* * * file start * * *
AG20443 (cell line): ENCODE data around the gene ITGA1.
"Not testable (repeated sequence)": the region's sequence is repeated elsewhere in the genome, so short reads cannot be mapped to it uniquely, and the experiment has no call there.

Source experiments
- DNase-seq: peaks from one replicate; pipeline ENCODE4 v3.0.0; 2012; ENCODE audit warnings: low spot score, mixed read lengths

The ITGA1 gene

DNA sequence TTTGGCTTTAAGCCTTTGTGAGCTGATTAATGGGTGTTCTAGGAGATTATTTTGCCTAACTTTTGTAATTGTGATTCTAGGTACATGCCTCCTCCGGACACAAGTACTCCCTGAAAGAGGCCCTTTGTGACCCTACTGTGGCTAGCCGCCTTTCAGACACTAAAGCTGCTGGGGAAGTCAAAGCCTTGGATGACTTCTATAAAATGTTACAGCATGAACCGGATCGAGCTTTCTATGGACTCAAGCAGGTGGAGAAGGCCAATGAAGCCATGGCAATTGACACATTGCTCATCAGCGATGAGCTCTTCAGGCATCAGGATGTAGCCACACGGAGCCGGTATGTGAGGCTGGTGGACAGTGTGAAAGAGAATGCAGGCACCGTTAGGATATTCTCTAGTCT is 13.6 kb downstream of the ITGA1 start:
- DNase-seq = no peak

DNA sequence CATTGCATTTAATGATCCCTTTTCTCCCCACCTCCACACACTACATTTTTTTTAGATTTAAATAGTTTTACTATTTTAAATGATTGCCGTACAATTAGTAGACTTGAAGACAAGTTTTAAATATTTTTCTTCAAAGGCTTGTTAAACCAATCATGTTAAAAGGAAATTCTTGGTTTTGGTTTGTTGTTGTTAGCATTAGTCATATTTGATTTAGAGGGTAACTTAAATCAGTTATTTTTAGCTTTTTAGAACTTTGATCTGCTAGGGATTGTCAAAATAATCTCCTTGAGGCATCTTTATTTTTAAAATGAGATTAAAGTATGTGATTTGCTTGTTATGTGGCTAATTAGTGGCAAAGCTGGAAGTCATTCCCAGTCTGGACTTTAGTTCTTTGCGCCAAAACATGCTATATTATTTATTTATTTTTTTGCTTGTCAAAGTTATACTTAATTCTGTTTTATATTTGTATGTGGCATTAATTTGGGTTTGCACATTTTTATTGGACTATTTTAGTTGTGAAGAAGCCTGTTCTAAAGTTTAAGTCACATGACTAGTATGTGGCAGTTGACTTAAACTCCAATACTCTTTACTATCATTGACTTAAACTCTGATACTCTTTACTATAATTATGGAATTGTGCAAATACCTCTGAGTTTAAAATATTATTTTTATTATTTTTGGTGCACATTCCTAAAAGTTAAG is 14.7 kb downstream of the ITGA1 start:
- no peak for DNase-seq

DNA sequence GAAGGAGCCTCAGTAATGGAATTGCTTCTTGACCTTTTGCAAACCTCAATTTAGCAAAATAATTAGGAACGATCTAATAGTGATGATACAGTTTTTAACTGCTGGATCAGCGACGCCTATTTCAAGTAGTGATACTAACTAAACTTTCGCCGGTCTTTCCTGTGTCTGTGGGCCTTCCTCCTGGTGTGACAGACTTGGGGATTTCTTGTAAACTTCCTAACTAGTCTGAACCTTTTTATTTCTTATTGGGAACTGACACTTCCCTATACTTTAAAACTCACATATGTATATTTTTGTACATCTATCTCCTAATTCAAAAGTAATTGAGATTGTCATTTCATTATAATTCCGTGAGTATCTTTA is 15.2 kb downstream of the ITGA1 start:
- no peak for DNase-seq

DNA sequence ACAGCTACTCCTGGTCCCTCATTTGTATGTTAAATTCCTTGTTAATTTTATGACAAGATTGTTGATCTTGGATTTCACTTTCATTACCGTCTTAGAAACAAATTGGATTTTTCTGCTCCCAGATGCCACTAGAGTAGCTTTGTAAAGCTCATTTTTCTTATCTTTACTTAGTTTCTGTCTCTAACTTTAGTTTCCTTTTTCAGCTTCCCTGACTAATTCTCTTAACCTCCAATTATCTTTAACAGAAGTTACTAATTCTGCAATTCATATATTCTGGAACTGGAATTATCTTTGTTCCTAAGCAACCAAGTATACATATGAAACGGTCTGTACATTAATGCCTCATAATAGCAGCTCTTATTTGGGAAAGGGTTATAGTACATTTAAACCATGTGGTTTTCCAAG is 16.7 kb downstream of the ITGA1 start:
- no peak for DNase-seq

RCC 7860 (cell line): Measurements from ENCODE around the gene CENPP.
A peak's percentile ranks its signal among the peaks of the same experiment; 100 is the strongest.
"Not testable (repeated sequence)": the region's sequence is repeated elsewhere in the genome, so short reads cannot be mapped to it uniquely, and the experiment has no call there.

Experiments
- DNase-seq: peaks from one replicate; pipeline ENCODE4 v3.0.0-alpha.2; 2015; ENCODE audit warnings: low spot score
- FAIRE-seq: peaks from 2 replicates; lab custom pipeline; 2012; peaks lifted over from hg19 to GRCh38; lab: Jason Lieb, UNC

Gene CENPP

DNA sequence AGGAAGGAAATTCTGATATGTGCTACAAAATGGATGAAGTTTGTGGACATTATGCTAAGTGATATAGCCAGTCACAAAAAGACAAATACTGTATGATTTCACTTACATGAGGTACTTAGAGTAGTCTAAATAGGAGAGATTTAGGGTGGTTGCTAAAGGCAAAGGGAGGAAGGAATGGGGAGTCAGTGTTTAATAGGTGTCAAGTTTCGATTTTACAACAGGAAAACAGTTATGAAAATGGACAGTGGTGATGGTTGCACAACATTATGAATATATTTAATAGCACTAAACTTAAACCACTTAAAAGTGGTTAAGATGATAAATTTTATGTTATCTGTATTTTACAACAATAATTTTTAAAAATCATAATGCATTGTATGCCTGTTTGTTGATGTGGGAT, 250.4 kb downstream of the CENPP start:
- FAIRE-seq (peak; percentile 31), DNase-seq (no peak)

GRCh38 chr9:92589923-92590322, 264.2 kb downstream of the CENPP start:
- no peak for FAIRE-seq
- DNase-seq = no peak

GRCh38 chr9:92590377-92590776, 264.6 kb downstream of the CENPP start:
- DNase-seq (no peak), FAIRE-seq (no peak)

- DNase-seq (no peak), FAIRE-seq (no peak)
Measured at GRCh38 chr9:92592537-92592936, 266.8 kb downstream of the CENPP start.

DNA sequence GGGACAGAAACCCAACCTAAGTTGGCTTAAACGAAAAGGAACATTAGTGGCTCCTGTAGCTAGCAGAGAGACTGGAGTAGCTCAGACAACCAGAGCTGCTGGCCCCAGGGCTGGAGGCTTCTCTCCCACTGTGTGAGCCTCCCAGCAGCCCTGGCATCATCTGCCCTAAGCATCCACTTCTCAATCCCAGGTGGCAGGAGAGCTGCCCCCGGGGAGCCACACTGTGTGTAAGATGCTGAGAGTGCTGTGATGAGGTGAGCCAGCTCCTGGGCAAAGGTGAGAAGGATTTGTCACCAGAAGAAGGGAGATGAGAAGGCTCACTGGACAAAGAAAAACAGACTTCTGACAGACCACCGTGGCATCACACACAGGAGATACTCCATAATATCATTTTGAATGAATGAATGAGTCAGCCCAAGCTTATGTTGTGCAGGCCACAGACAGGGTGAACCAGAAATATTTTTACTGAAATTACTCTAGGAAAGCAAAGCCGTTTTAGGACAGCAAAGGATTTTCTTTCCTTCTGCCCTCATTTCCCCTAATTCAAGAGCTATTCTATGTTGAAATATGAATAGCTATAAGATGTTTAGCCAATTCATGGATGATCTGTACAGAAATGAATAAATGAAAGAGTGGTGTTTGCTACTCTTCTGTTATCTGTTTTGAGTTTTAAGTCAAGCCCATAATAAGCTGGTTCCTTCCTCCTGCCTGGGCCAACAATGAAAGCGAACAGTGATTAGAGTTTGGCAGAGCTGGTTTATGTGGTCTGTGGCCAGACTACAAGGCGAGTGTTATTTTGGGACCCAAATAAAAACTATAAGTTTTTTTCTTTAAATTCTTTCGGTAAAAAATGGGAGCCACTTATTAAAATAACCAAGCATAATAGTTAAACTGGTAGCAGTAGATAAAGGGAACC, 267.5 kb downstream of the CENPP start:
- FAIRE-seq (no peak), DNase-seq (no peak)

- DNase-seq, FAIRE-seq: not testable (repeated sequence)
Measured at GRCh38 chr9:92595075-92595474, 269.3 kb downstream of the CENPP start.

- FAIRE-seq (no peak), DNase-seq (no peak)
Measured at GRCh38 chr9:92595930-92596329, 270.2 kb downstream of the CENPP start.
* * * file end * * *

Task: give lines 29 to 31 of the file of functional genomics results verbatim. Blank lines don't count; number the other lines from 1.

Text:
Measured at GRCh38 chr9:92592537-92592936, 266.8 kb downstream of the CENPP start.

DNA sequence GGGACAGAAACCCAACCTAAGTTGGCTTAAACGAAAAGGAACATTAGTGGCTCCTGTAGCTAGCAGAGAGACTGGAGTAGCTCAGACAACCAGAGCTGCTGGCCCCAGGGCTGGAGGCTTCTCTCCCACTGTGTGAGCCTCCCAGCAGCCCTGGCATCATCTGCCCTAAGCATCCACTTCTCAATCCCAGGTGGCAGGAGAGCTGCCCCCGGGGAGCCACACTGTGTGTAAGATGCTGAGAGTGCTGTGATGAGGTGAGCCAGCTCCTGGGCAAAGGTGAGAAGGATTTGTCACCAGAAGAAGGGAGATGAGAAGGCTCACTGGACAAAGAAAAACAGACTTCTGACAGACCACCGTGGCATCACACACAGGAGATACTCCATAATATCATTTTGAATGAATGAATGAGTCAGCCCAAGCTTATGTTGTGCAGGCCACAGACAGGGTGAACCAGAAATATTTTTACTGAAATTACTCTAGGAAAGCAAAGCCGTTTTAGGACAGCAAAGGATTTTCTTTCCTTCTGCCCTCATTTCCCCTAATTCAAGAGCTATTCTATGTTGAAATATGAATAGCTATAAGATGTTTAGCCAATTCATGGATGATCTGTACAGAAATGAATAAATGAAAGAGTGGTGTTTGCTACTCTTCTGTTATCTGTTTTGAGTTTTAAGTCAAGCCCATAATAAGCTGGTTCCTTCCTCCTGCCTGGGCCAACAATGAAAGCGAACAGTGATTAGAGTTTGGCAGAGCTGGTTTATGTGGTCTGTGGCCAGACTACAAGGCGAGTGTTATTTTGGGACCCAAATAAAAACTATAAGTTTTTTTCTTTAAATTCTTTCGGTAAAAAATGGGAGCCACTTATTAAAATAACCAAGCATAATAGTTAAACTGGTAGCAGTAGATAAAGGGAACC, 267.5 kb downstream of the CENPP start:
- FAIRE-seq (no peak), DNase-seq (no peak)